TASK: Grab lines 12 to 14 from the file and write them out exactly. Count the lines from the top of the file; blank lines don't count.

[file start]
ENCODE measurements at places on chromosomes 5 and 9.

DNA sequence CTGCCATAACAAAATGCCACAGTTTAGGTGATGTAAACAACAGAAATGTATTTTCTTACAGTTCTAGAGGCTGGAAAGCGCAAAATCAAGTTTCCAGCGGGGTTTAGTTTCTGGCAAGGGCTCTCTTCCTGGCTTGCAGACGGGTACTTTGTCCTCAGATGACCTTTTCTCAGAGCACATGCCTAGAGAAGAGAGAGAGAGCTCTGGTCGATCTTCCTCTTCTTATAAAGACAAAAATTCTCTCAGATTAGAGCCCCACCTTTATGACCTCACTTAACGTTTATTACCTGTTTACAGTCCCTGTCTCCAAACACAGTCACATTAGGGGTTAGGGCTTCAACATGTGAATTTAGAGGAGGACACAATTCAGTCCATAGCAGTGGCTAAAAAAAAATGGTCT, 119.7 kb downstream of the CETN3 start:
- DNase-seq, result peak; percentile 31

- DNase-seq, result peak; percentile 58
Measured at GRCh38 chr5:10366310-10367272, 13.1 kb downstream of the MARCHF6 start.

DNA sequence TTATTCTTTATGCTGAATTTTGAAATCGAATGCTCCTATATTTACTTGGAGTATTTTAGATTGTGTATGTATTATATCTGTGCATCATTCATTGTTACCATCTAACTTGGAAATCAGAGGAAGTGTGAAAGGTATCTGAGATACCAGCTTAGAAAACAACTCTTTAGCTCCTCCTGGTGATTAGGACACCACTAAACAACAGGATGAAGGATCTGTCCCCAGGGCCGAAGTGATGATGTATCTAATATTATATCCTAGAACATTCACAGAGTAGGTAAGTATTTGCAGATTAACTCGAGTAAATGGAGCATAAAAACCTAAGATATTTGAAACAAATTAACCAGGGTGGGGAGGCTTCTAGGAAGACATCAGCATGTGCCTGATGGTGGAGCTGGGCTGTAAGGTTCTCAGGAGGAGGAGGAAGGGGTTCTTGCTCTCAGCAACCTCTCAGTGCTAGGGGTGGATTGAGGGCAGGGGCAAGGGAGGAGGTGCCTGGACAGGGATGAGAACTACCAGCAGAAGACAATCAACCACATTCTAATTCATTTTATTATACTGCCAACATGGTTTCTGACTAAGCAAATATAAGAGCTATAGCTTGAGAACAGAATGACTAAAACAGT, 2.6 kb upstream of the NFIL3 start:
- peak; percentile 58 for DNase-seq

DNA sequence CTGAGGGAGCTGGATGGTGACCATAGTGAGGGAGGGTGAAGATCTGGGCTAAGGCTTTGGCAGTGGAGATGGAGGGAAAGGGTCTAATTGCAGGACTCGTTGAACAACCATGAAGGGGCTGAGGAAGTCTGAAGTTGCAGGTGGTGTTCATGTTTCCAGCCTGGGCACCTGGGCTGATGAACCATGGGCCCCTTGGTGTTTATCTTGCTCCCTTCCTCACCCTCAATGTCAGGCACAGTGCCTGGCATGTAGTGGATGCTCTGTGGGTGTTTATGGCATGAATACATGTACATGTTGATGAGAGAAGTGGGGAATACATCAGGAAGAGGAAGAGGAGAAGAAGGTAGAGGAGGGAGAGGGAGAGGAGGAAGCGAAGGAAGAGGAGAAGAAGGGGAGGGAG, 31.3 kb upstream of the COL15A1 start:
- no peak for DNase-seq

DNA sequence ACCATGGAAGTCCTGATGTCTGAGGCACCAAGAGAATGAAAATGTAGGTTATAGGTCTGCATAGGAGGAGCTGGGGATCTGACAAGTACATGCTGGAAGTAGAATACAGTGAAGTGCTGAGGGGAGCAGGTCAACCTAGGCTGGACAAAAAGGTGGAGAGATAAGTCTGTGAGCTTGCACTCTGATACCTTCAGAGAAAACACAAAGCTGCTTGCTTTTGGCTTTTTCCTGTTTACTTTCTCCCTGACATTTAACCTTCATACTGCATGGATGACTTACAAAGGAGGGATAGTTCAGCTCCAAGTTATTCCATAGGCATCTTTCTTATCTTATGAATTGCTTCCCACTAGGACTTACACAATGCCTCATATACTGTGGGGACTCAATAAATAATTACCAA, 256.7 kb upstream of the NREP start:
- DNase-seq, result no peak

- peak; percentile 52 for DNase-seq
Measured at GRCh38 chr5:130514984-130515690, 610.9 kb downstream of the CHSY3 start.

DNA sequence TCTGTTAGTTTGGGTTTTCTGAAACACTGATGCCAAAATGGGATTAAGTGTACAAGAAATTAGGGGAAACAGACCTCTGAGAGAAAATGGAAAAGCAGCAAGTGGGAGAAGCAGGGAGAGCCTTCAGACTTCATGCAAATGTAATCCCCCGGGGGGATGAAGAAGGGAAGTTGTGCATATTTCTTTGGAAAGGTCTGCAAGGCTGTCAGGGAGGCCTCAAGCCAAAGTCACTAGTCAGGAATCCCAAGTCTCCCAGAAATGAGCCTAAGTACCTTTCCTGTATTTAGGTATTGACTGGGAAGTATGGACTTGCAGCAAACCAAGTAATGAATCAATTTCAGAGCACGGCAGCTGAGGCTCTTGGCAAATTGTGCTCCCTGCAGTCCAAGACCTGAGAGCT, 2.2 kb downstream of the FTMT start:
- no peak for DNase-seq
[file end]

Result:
- peak; percentile 52 for DNase-seq
Measured at GRCh38 chr5:130514984-130515690, 610.9 kb downstream of the CHSY3 start.

DNA sequence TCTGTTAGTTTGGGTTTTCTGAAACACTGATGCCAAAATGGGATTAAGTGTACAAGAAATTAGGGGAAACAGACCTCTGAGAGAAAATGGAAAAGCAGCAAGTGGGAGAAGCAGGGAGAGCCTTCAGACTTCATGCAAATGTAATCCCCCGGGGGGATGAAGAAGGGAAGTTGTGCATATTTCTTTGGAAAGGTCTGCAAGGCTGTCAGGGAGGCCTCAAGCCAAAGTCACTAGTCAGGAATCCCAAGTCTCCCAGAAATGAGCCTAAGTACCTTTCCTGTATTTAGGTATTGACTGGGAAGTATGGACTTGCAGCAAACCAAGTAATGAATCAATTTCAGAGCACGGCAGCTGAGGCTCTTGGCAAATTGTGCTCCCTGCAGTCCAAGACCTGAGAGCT, 2.2 kb downstream of the FTMT start: